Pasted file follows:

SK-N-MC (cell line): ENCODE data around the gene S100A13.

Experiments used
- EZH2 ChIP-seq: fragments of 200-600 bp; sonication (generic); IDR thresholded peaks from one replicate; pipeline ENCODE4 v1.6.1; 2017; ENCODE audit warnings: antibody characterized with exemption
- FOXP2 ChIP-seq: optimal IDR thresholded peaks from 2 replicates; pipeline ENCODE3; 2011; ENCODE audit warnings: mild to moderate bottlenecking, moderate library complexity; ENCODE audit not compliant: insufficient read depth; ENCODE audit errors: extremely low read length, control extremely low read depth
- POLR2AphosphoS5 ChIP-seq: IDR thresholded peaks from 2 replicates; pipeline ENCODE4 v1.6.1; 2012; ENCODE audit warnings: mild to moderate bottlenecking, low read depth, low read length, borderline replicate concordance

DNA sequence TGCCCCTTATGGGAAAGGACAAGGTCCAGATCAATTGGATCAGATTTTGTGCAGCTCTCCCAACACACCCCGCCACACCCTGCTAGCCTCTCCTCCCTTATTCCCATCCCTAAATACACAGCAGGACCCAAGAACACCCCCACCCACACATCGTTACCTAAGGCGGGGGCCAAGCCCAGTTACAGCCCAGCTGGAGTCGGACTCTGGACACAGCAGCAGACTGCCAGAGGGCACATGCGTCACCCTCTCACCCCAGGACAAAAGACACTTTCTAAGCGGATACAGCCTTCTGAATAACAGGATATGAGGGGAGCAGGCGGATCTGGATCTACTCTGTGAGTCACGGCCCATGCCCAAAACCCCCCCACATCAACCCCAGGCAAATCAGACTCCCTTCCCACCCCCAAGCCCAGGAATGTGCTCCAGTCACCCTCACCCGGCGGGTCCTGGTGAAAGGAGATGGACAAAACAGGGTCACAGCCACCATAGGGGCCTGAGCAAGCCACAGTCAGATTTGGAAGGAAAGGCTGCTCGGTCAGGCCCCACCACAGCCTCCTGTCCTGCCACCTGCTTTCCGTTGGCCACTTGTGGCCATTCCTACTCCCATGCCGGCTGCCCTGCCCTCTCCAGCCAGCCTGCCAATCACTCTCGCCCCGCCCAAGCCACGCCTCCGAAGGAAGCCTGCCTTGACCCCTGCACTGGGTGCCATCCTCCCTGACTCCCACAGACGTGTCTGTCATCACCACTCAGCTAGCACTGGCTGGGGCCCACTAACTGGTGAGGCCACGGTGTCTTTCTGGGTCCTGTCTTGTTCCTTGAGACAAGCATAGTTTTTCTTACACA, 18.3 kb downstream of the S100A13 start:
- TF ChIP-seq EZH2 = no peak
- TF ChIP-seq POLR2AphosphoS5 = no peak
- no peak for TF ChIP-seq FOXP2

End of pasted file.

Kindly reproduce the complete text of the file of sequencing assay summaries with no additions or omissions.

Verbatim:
SK-N-MC (cell line): ENCODE data around the gene S100A13.

Experiments used
- EZH2 ChIP-seq: fragments of 200-600 bp; sonication (generic); IDR thresholded peaks from one replicate; pipeline ENCODE4 v1.6.1; 2017; ENCODE audit warnings: antibody characterized with exemption
- FOXP2 ChIP-seq: optimal IDR thresholded peaks from 2 replicates; pipeline ENCODE3; 2011; ENCODE audit warnings: mild to moderate bottlenecking, moderate library complexity; ENCODE audit not compliant: insufficient read depth; ENCODE audit errors: extremely low read length, control extremely low read depth
- POLR2AphosphoS5 ChIP-seq: IDR thresholded peaks from 2 replicates; pipeline ENCODE4 v1.6.1; 2012; ENCODE audit warnings: mild to moderate bottlenecking, low read depth, low read length, borderline replicate concordance

DNA sequence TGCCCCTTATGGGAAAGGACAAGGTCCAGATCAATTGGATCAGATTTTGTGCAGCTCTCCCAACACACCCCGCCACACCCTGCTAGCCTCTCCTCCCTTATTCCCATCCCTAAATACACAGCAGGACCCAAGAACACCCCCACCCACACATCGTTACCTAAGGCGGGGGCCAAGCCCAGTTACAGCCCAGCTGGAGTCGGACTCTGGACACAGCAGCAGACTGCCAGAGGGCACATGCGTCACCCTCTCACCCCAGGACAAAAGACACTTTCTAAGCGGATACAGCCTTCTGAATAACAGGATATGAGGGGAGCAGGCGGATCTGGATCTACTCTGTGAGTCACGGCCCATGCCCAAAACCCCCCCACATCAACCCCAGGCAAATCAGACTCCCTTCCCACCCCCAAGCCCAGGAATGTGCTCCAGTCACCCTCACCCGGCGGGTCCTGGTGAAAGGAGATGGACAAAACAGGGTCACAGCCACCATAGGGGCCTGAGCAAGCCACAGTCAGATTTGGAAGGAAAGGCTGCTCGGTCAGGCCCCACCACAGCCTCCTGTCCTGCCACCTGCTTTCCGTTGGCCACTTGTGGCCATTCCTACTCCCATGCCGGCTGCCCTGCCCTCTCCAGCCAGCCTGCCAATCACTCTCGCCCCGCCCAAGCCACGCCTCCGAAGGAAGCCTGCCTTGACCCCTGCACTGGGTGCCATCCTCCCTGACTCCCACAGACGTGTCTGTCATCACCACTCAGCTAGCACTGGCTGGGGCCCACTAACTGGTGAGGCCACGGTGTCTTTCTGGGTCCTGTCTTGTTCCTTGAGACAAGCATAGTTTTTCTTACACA, 18.3 kb downstream of the S100A13 start:
- TF ChIP-seq EZH2 = no peak
- TF ChIP-seq POLR2AphosphoS5 = no peak
- no peak for TF ChIP-seq FOXP2